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细节的力量:翻墙软件及时更新大全

2011年9月9日星期五

全球债务危机大解析

2010年发展中国家里哪国债务最高?除了美日,哪个发达国家债务最多?欧元区主权债务占GDP百分比多少?“笨猪五国”的公共债务、预算赤字和失业现在到了什么程度?哪位美国总统在任期间累积的债务最多?以下多图展现全球主权债务详情。
先请看世界各国政府债务,单位:10亿欧元,数据来源:欧盟委员会、国际货币基金组织(IMF)
需要提醒注意的是,下图所示国家债务合计315200亿欧元,而同期全球GDP总值470810亿欧元,债务与GDP之比为66.95%。

以下是希腊、葡萄牙、爱尔兰、西班牙、意大利这“笨猪五国”与德法两国十年期国债利率11年来走势对比:

以下为欧元救助基金EFSF的规模与债务危机国家所需资金的对比,需提醒注意的是,到2013年底,“笨猪五国”到期国债总额7950亿欧元,除了申请援助的葡萄牙、爱尔兰和希腊,如果加上西班牙在内,EFSF还有能力支援,但要是增加了意大利,EFSF就无法负担了。

下图为欧洲债务危机国家的救助方案,单位:10亿欧元 需要指出,从2013年开始,欧洲稳定机制(ESM)将担负起救助基金的职责。2013年以前,EFSF虽然按计划应承担4400亿欧元,但实际上只有2500亿欧元可用。


下表为2011年欧元区国家国债占GDP百分比一览。请注意:马斯特里赫条约规定的百分比为60%,而欧元区平均百分比已达到了87.7%

欧元区三大问题:公共债务、预算赤字、失业,以下可见“笨猪五国”的公共债务占GDP百分比、预算赤字占GDP百分比、失业率:

分别看下“笨猪”国家,2011年8月3日预计数据显示的今后十年西班牙到期国债额,单位:10亿欧元:

接着是今后十年意大利到期国债额,单位:10亿欧元:

今后十年希腊到期国债额,单位:10亿欧元:

今后十年爱尔兰到期国债额,单位:10亿欧元:

今后十年葡萄牙到期国债额,单位:10亿欧元:

下面来了解美国债务:
半个世纪里美国国债(联邦政府预算)走势,单位:10亿美元

社保、医保、国防与退伍军人基金这三类联邦政府预算开支对比,单位:10亿美元

2011年美国联邦政府预算中的收入与开支构成

按债权方划分的美国债务百分比


美国国外债权方划分的美国债务百分比

美国总统在任期间累积债务百分比:

中国基本面:外汇储备、通胀、利率



墙外楼:谁是下一个雷曼

2008年9月,雷曼的倒闭将次贷危机彻底引爆.现在三年过去了.雷曼的阴影并 未真正散去.如今的欧债危机与雷曼相比.将是规模超过10倍的超级炸弹.

雷曼的倒闭,直接遭受损失的是大量欧洲资本.美联储用扩张资产负债表的手段暂时屏蔽了房屋抵押债券市场大量的流动性黑洞.成功保护 了美国的金融机构和银行,并最大限度降低危机带来的冲击.美联储的QE1和QE2,压低短期债券利率.制造了大量美元套利资本.给市 场提供了充足的流动性,加上全球央行配合美联储采取的财政和货币刺激政策.这也是前两年大宗商品和股市上涨的基本面.

但最近两年经济的表面繁荣并没有消除次贷危机前留下的隐患.欧洲的债务问题逐渐放大.中国的经济结构配置更加恶化.日本的国债问题 也在膨胀中.次贷危机的发源地,美国,同样也面临着沉重的债务负担和最近大量到期的次级债券的冲击.对于金融市场的庄家美国来说,如 果不选择印钱来添补资金的窟窿,那剩下一条路就是大量回收市场的流动性.这对于目前风雨飘摇的欧债市场和疲软的全球经济来说,将是最 后一根稻草.

从美国的金融战略来说,维护美元霸权也就是维护这个帝国的全球霸权地位,不管是印钱还是收钱,其目的都是为了打击对手,强大自身. 从具体战术手段来说,欧洲将是最好的金融围猎场和突破点.其关键在于,欧元体系是美元体系的主要竞争对手.欧元不仅寄托了全世界非美 势力的期望.也是世界上唯一能和美国抗衡的主要经济体,这也是中国,伊朗,日本等国在欧债问题尚未明朗的情况下.愿意出手相助的主要 原因.另外欧洲金融市场的开放程度和流动性是最高的.其财政政策不一致和经济不平衡等内在矛盾突出.相对于直接攻击中国,日本等方 式.通过攻击欧元区弱小国家.从而打压德国法国,顺带收割中国,日本等经济体.这是四两拨千斤的手段.

从今年6月底美联储的QE2结束到9月底的美国国债转换版本出台(这个和前面的QE的作用是逆向的),美国主要是在利用这段时间做 自身调整和前期铺垫.从7月份铺天盖地的关于美债违约的事情,到8月初以暂时达成减赤协议并提高债务上限结束,美国应该算是完成了自 身的关键调整步骤.紧接着,标普下调美债评级,动摇了金融市场的根基.将股市直接打入熊市.最终的结果却是,美债并没有受多少影响. 但股市的下跌和标普等评级机构在市场的影响力逐渐凸现,直接导致欧债问题愈演愈烈. 在美国经济数据和财政货币等手段预期的左右下,市场短期流动性资本在债券市场,黄金,股市和大宗商品之间来回折腾.但总体的经济趋势是在迅速往下走.我们 看到伯南克的QE3预期也仅仅让股市回暖几天.奥巴马的财政刺激的影响力更是昙花一现.从各项数据来看,全球经济可以说被推到了悬崖 边上.缺少的就是类似于雷曼的黑天鹅事件,来正式引爆经济二次探底.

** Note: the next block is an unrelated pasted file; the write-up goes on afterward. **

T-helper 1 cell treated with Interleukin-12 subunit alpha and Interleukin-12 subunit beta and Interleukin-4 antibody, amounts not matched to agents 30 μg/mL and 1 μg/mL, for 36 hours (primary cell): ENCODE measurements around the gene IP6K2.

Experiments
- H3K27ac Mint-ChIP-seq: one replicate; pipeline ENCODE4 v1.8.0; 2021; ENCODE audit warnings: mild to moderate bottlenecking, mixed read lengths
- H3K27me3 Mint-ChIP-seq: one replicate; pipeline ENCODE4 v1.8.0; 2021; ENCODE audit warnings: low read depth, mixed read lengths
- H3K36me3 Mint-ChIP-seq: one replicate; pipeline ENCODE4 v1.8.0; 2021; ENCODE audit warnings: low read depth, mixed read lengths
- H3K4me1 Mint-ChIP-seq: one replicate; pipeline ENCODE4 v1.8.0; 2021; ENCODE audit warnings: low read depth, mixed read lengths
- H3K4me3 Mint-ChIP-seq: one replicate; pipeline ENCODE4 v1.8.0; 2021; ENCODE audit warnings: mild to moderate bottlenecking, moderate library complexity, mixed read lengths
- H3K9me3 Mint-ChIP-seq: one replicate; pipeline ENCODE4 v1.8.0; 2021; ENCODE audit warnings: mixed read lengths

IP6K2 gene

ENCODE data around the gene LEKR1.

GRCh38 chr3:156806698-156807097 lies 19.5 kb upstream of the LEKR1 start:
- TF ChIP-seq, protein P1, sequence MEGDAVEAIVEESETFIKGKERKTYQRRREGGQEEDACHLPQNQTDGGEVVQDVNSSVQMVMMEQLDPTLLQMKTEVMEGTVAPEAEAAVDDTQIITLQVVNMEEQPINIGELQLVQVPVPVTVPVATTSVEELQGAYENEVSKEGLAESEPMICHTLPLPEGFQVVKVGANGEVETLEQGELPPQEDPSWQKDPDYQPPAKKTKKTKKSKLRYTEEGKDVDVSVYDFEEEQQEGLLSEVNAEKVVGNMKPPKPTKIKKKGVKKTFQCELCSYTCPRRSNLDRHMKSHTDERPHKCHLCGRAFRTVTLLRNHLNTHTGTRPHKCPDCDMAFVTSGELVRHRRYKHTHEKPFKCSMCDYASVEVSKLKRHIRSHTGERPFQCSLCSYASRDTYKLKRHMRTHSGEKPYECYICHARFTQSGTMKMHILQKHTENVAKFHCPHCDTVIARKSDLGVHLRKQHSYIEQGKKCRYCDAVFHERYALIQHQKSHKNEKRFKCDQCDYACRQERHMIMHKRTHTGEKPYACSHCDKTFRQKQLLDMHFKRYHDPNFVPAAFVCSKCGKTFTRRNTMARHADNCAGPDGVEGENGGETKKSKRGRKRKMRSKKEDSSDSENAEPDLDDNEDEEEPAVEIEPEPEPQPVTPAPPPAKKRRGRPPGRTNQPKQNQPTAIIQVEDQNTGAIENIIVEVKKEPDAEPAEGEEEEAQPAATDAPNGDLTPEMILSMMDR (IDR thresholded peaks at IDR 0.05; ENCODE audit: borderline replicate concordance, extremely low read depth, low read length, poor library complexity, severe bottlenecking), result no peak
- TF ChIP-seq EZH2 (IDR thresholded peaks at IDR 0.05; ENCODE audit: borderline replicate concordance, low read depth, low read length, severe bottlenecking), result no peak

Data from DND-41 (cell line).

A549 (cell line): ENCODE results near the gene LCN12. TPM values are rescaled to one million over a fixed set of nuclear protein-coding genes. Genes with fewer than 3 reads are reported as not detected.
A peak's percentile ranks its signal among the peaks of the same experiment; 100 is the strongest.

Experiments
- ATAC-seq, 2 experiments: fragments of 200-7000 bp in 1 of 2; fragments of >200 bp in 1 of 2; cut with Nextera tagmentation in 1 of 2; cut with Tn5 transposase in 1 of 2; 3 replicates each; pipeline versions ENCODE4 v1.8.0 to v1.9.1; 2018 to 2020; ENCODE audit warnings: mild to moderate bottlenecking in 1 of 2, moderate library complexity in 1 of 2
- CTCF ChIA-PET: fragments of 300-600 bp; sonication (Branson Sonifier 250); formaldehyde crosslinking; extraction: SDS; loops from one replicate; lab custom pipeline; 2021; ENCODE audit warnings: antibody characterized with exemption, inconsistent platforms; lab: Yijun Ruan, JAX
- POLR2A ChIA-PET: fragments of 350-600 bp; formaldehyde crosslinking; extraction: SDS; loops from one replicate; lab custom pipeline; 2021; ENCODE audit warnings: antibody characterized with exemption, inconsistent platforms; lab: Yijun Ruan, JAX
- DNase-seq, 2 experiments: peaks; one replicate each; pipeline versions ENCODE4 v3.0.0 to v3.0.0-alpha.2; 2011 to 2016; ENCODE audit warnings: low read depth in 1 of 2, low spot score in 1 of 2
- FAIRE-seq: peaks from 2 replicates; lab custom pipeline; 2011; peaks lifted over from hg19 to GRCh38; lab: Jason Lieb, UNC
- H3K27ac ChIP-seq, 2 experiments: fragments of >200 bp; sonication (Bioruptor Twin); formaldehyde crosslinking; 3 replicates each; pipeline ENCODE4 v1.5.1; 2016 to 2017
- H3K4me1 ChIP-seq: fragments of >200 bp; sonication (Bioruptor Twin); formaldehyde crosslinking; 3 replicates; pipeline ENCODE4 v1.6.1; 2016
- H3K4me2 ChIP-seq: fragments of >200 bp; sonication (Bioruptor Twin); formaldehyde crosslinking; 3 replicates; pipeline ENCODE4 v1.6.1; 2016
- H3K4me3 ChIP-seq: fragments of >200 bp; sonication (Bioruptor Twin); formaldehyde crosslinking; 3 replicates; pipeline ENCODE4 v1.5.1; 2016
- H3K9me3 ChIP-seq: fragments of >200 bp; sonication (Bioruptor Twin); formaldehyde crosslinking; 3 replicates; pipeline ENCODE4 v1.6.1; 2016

欧洲国家的主权债券问题就是属于设置好的陷阱,希腊这两天的1年期国债收益率已经上升到了97%这个不可思议的位置.欧债国家之所 以能喘息到现在.主要是因为市场上并没有出现一个强力的资金吸收池.美国的短期国债和长期国债收益率均处于历史低位.黄金处于历史高 位.大宗和股市处于下跌的中途.美国人的非农数据已经给本月的市场定好了基调.那就是继续向下.而奥巴马的基建刺激计划也是远水解不 了近渴.剩下就是万众瞩目的QE3预期.大家预期的是带来真正给力的刺激.很不幸的是,美联储的计划是用抛出短期国债.来置换长期国 债.短期国债收益率的升高,将对欧洲市场的美元短期套利资本起到釜底抽薪的作用.那么这些大量借贷给欧债国家的银行和金融机构必将面 临前所未有的流动性压力.从这个逻辑上来看,这个版本的并不是QE3,反而是造成非美的流动性紧缩,意义在于直接引爆欧债危机.而欧 债的崩盘必然会导致另外一个雷曼的倒下.金融市场的崩盘链式反应也将快速传导到实体经济.这一次的"雷曼"事件.将远超过美国版本 的.

跟上次雷曼崩盘所类似.这次受伤最重的并不是漩涡中心的欧洲.毕竟他们还有大量的黄金储备(最终迫不得已的抛售可能导致黄金的崩 盘)和实际经济基础.相反.介入欧债相当深的中国,在面临美元套利资本的回流和世界性的经济萧条.会遭遇前所未有的巨大损失.而中国 目前作为本次全球经济刺激的火车头.一旦陷入困境.那这个二次探底不同于上次.这次大家都会以自保为主,不会再像上次那样共同挽救. 所以这个底暂时不看到终点.但有一定是可以肯定的.受大量回流资本的滋润,美国市场的复苏将是下一轮经济繁荣的起点

秋风:中国自由主义二十年的颓势

秋风:中国自由主义二十年的颓势

  在1990年代以来中国大陆 (以下简称 "中国") 活跃的诸家思想流派中,自由主义当属支持者最多、传播范围最广、影响也最大的一支。但就在这大约二十年间,中国自由主义经� 了某些相当重大的变化;并且,至少在思想层面上,目前似已呈现出明显的颓势。


  这一变化究竟是如何发生的?本文就此提出一个私人观察性质的解释。"私人观察"的意思是,这不是一篇学术论文,不准备引 述文献。本文将主要根据个人过去十几年来的亲身经�与直接观察,对自由主义在中国演变的趋势进行一些粗疏的评述。


  还需要说明三点。其一,笔者不准备对 "自由主义" 下一个严格的定义,划定明确的范围。这是一件高度复杂的理论工作,本文无力也不准备承担。笔者只是把当事人自以为、旁观者也以为的自由主义者,当成自由主 义者对待。其二,为论述需要,本文提及了多位师友。笔者尽可能保持客观、审慎,但仍难免有冒犯之处,敬请谅解。其三,笔者本 人已从作为一种现代意识形态的 自由主义立场,后退到仅关注于宪制变革的较为古典的宪政主义立场,因而在论述过程中,于不经意间,对自由主义也许会有某种偏 见。这一点,亦请读者鉴别、谅 解。


  一 中国当代自由主义的谱系


  本文关注的历史时期始于1990年代初期。尽管至今只有短短二十年,但中国的政经格局已然发生了巨大变化。这一时期大体 可以2003年或者江泽民、胡锦涛权力更迭作为分界点,划分为前、后两个时期。在这两个时期,中国自由主义呈现出两种不同的 形态。


  1980年代是否存在自觉的中国自由主义思想与观念,无法遽下结论。大体上,受到意识形态惯性的影响和知识资源匮乏的约 束,彼时知识界缺乏自由主义的 理论自觉,思想讨论所使用的话语,似乎更多是文化的和哲学的。因此,1980年代的思想主题是反思与启蒙,萨特(Jean- Paul Sartre)、弗洛伊德 (Sigmund Freud)、韦伯 (Max Weber)就是最为重要的思想资源。思想界最为醒目的主张是激进反传统主义,电视纪录片《河殇》 的出现是这场思想运动的巅峰。


  1989年的天安门事件,让这一波带有自由主义色彩的启蒙运动戛然而止。此后是一段思想的寒冬期。由于经济政策与意识形 态高度相关,因而,此后两年, 经济政策也受到波及,全面收紧。全面收紧的结果是经济陷入困境。为摆脱困境,挽救统治权,邓小平决定南巡。邓从1980年代 的经验中清楚地知道,要摆脱经 济困境,就得开放:既要对外开放,引进境外投资、技术、管理;也要对内开放,允许私人企业成长。为此,邓必须部分地打破本来 已经松动、但在1989年后再 度强化的意识形态牢笼。邓提出了 "不争论" 的原则,其含义就是不争论新政策 "姓社姓资",实际上就是默许那些"资"的成长。


  邓小平的这一策略性政治行动,不经意间,为自由主义改变自己在中国的命运创造了条件。因为,对私人企业开放就意味着承认 私人产权、经营自由、企业间竞 争,总之,这意味着承认市场制度。邓南巡之后, "市场化" 迅速地成为媒体与学术界的主流话语,当局也开始大规模地向市场制度转型。


  藉由这样的机会,经济学异军突起;而且,进入学术与观念场域的经济学,主要是当时在西方也正走红的自由市场经济学派,比 如弗里德曼 (Milton Friedman) 为代表的货币主义,科斯 (Ronald H. Coase)、诺斯 (Douglass C.North)、张五常所代表的新制度经济学,以及思想更为开阔的哈耶克 (Friedrich A. von Hayek)。尤其是后者和他的导师米塞斯 (Ludwig von Mises)对计划经济"不可能性"的论断,清除了市场化的知识障碍。


  这构成了当代自由主义的一个重要分支:市场自由主义或者经济自由主义。借助于市场化的 "政治正确性",这种自由主义观念在公共媒体上迅速扩张地盘。经济学家基于自由市场理念,对于当时最为重要的公共议题发表看法,这些看起来非常新鲜的意 见,总是能够引起广泛关注。受到这种观念影响,直到今天,仍然有很多人惯于从财产权的角度理解权利,从经济自由和自由竞争的 角度理解自由。


  1990年代另外一股自由主义潮流则穿着怀旧的外衣登场,此即对民国知识人的怀旧。在那个原创性思想遭受压制的时代,重 新发现�史,尤其是现代�史, 成为人们摆脱意识形态控制的常见策略。这些被重新发现的知识人包括钱钟书、林语堂、周作人等,他们让人们重新界定了现代中国 文学史。接下来,出版界、思想 界重新发现了陈寅恪。陈寅恪在学术专制的环境中坚守学术尊严的精神,感动了无数读者,其名言 "独立之精神,自由之思想" ,成为在严酷言论环境中具有良知和自由精神的知识人用于自我激励和互相激励的座右铭。


  经过这样的热场,大约于1990年代中期,民国自由主义传统正面进入了人们的视野,其主角首先是活跃于1920至30年 代的胡适,接下来是他的朋友们。


  上海学者章清在一本专着中将他们合称为 "胡适派学人群" 。由他们往下,人们又发现了1940年代活跃在西南联大的具有自由色彩的教授们、创办 《观察》 杂志的储安平,以及 《观察》 杂志的若干作者。这两类知识份子都被冠以 "自由主义者"之名。北京大学的自由主义传统,也被隆重地发掘出来。